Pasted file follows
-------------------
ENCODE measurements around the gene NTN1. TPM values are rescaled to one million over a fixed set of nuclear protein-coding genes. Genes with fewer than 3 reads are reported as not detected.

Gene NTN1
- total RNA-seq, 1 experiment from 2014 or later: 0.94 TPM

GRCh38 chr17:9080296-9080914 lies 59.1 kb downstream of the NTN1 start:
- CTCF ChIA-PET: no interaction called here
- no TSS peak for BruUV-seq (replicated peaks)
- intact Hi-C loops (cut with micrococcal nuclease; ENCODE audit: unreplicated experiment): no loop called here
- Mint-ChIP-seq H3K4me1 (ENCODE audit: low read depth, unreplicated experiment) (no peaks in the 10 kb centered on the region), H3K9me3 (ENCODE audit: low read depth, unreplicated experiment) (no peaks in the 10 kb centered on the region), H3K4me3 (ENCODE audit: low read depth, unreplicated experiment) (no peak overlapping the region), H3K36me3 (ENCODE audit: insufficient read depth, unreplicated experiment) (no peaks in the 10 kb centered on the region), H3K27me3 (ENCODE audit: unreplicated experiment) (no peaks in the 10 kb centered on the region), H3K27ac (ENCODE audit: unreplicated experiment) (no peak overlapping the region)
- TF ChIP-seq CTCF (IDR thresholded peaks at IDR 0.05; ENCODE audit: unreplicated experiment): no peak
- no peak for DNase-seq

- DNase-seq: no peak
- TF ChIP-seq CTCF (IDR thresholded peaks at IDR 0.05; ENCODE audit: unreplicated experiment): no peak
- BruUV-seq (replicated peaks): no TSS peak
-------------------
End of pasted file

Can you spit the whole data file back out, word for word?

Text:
ENCODE measurements around the gene NTN1. TPM values are rescaled to one million over a fixed set of nuclear protein-coding genes. Genes with fewer than 3 reads are reported as not detected.

Gene NTN1
- total RNA-seq, 1 experiment from 2014 or later: 0.94 TPM

GRCh38 chr17:9080296-9080914 lies 59.1 kb downstream of the NTN1 start:
- CTCF ChIA-PET: no interaction called here
- no TSS peak for BruUV-seq (replicated peaks)
- intact Hi-C loops (cut with micrococcal nuclease; ENCODE audit: unreplicated experiment): no loop called here
- Mint-ChIP-seq H3K4me1 (ENCODE audit: low read depth, unreplicated experiment) (no peaks in the 10 kb centered on the region), H3K9me3 (ENCODE audit: low read depth, unreplicated experiment) (no peaks in the 10 kb centered on the region), H3K4me3 (ENCODE audit: low read depth, unreplicated experiment) (no peak overlapping the region), H3K36me3 (ENCODE audit: insufficient read depth, unreplicated experiment) (no peaks in the 10 kb centered on the region), H3K27me3 (ENCODE audit: unreplicated experiment) (no peaks in the 10 kb centered on the region), H3K27ac (ENCODE audit: unreplicated experiment) (no peak overlapping the region)
- TF ChIP-seq CTCF (IDR thresholded peaks at IDR 0.05; ENCODE audit: unreplicated experiment): no peak
- no peak for DNase-seq

- DNase-seq: no peak
- TF ChIP-seq CTCF (IDR thresholded peaks at IDR 0.05; ENCODE audit: unreplicated experiment): no peak
- BruUV-seq (replicated peaks): no TSS peak